Port: !Ref HTTPPort
      HealthCheckProtocol: HTTP
      HealthCheckPath: /
      HealthCheckPort: traffic-port
      HealthyThresholdCount: !Ref HealthyThresholdCount
      UnhealthyThresholdCount: !Ref UnhealthyThresholdCount
      HealthCheckTimeoutSeconds: !Ref HealthCheckTimeoutSeconds
      HealthCheckIntervalSeconds: !Ref HealthCheckIntervalSeconds
        HttpCode: !Ref HttpCode
        - Id: !Ref Instance1
        - Id: !Ref Instance2
    Type: AWS::ElasticLoadBalancingV2::Listener
        - TargetGroupArn: !Ref ALBTargetGroup
          Type: forward
      LoadBalancerArn: !Ref ALB
      Port: !Ref HTTPPort
      Protocol: HTTP
Code language: YAML (yaml)

This time, we will configure the ALB listener to accept HTTP (tcp/80) and route it to the target group to which the two instances belong.

Run dnf(yum) via VPC endpoint

Install Apache using dnf (yum) to run an EC2 instance as a web server.

Normally, to run dnf, you need to access yum repositories located on the Internet. However, exceptionally, if the OS of the EC2 instance is Amazon Linux (2, 2023), you can access the dnf/yum repository for the same OS without going through the Internet by installing a VPC endpoint for S3.

For more information, please see the following page.

This time, dnf will be used to install Apache.

    Type: AWS::EC2::Instance
      ImageId: !Ref ImageId
      InstanceType: !Ref InstanceType
        - DeviceIndex: 0
          SubnetId: !Ref PrivateSubnet1
            - !Ref InstanceSecurityGroup
      UserData: !Base64 |
        #!/bin/bash -xe
        dnf update -y
        dnf install -y httpd
        systemctl start httpd
        systemctl enable httpd
        ec2-metadata -i > /var/www/html/index.html
Code language: YAML (yaml)

dnf is executed as part of the instance initialization process with user data.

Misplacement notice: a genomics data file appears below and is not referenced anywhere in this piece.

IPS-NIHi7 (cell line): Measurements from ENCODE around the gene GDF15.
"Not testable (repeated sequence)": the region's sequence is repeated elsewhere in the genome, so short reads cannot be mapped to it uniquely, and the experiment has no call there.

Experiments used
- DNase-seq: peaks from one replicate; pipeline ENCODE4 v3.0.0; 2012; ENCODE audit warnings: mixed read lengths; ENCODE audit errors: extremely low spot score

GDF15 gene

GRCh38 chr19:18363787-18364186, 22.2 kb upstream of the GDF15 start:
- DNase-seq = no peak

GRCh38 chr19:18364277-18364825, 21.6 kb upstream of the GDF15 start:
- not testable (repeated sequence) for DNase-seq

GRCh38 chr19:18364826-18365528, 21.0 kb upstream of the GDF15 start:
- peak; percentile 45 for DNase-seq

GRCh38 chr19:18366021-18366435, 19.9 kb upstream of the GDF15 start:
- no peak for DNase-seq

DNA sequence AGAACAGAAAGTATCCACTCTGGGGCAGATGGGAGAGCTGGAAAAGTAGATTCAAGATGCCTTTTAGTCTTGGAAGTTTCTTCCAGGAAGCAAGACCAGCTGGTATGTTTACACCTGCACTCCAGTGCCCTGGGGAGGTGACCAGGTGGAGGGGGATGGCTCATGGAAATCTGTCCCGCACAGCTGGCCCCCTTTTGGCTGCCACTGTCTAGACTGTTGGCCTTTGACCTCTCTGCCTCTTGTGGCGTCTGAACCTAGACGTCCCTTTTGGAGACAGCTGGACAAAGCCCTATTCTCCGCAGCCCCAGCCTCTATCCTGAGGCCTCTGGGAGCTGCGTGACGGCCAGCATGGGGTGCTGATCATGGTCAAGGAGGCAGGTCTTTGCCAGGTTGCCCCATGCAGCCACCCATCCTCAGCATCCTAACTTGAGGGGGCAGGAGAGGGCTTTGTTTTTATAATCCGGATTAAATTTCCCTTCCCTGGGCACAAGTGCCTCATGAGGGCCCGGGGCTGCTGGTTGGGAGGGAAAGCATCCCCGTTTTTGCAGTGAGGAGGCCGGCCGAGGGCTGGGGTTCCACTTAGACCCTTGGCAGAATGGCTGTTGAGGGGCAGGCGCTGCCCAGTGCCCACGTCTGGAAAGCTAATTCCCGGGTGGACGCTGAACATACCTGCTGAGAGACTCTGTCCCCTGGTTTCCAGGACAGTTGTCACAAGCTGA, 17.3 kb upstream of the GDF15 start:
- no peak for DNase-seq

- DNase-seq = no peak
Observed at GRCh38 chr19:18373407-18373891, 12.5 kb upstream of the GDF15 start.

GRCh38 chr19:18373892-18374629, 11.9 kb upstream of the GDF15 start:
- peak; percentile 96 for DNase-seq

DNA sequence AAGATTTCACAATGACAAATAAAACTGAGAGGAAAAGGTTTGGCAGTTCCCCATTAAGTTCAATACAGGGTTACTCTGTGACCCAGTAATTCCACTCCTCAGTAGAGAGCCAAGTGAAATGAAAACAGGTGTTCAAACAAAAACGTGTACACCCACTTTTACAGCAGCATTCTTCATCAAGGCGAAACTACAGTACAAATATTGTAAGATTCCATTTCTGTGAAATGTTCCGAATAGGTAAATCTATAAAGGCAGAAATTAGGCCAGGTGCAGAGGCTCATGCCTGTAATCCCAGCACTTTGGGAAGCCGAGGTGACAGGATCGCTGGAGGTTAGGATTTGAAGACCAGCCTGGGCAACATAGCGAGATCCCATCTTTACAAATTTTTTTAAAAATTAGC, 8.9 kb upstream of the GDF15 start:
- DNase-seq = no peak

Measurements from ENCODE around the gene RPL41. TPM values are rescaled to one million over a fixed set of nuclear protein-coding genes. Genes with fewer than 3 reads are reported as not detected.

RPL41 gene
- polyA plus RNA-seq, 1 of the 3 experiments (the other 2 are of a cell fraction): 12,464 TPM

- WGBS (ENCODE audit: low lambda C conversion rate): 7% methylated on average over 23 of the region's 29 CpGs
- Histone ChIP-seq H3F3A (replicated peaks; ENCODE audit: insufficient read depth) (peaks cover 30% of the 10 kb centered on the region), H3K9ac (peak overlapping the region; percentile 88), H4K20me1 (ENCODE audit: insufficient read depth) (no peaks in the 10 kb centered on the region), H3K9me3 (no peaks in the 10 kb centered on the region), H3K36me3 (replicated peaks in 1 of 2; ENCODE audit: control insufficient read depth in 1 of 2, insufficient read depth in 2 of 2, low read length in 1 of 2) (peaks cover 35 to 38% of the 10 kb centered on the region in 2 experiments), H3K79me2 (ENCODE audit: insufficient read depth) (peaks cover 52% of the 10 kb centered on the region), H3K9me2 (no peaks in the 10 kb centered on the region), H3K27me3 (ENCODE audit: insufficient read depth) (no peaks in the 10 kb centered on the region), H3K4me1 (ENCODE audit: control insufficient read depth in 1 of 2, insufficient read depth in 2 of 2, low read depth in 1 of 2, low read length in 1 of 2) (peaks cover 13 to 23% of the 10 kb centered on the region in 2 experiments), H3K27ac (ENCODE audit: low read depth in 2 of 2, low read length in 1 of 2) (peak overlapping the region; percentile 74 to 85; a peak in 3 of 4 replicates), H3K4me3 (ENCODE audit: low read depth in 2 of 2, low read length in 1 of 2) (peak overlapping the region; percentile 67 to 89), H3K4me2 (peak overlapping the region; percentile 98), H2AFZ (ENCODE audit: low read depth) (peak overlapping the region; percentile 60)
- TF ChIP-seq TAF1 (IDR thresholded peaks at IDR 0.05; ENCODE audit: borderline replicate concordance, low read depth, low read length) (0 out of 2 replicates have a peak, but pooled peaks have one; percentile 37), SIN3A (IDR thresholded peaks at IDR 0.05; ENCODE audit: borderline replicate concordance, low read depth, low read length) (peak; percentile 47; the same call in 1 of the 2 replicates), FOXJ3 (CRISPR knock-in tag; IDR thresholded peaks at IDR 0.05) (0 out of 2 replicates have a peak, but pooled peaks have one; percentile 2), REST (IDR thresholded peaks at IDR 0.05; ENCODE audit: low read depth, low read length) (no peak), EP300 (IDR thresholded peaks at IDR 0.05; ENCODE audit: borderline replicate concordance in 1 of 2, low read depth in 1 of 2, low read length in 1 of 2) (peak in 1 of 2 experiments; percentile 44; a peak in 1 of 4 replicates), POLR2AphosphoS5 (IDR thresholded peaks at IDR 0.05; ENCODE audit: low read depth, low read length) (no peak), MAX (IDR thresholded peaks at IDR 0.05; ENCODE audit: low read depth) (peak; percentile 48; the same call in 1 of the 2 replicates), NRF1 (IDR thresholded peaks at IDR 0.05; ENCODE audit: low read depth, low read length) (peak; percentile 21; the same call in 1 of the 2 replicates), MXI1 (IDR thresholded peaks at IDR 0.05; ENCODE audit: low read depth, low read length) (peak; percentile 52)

For more information on user data, please see the following page.

This time, the following is executed as the initialization process

  • Apache installation and startup configuration.
  • Write the instance ID in index.html.


Using CloudFormation, we will build this environment and check its actual behavior.

Create CloudFormation stack and check resources in stacks

Create a CloudFormation stacks.

For instructions on how to run CloudFormation from the AWS CLI, please refer to the following page.

After checking the resources for each stack, the following information is available for the main resources created this time.

  • ALB name: fa-001-ALB
  • ID of Instance 1: i-04a1be5fb6ea67d60
  • ID of Instance 2: i-009d1a1926b8f3041
  • ID of PublicSubnet1: subnet-0f6fc4befd33069d6
  • ID of PublicSubnet2: subnet-096122b720cf20e72

You can also check the status of resource creation in the AWS Managemet Console.
Let’s start with the ALB.

ALB is associated with a public subnet.

You can see that there are two public subnets tied to the ALB.
Additionally, you can check the DNS name assigned to the ALB.

Next, check the target group of the ALB.

ALB target group includes instances in private subnets.

You can see that this one contains instances in a private subnets.

Operation check

Now that we are ready, let’s check the actual behavior.

$ curl
instance-id: i-009d1a1926b8f3041

$ curl
instance-id: i-04a1be5fb6ea67d60

$ curl
instance-id: i-009d1a1926b8f3041

$ curl
instance-id: i-04a1be5fb6ea67d60
Code language: Basic (basic)

We were able to access the ALB successfully.

From the output results, we can see that the two instances placed in the private subnet are accessed alternately.


We found that in order to attach an instance in private subnets to the ELB, we need to create public subnets.

By placing instances attached to ALB on private subnets, the risk of unauthorized access to the instances can be lowered. This can then improve the overall security of the system.